As if! In a recent New York Times review of Jodi Kantor’s The Obamas, Douglas Brinkley cattily referred to the book as “chick nonfiction.”
“This book,” Brinley wrote, “is not about politics, it’s about marriage.”
Brinkley’s use of the term “chick nonfiction” touched a nerve as many writers considered it a sexist slight to Kantor. “That alleged lack of respect—and to call a book ‘chick nonfiction’ is to call it unserious—extends not only to the woman who is the author, but also to the woman who is the subject,” noted The Scroll’s Marc Tracy.
“My suspicion is that if a male reporter had written a detailed, well-researched, revealing book about the First Marriage, it would have been praised as a serious work of journalism,” Jennifer Weiner told Tracy. “However, when the old, pernicious double standards still apply, if it’s a lady doing the investigation, the personal can never be political … it can only be gossip, and the writer, however skilled a reporter, is still merely a chick.”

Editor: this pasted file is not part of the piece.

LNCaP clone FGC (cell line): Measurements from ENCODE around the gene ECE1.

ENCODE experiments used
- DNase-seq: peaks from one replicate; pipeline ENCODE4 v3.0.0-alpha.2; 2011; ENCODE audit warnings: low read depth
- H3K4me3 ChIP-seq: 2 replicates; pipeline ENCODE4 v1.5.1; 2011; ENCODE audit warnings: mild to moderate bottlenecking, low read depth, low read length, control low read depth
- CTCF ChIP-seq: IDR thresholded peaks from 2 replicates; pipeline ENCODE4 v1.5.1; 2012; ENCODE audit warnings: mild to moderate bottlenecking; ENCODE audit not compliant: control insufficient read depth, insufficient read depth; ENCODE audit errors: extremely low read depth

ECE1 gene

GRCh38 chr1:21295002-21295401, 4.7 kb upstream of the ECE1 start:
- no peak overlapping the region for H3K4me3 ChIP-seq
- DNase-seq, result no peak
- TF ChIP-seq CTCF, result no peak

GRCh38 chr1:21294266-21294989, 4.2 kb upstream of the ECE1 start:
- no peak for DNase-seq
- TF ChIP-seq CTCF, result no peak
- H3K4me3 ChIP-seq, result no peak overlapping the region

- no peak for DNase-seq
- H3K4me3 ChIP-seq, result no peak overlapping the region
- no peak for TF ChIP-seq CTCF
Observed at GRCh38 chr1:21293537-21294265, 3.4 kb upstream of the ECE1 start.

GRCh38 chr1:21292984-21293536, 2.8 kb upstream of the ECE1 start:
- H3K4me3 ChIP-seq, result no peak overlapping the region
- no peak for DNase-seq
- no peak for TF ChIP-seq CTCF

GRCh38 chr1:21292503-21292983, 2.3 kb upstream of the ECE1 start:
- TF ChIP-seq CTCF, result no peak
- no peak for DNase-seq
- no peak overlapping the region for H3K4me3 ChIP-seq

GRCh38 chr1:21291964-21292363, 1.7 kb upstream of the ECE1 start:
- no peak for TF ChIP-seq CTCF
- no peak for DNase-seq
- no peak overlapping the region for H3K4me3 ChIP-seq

Former Mediaite editor Rachel Sklar lambasted Brinkley in an enraged series of tweets:
The Washington Post’s Ezra Klein also shot back at Brinkley, saying “Jodi Kantor’s The Obamas is among the very best books on this White House. It’s a serious, thoughtful book on the modern presidency in general. So no, I’m not going to call it ‘chick nonfiction.'”
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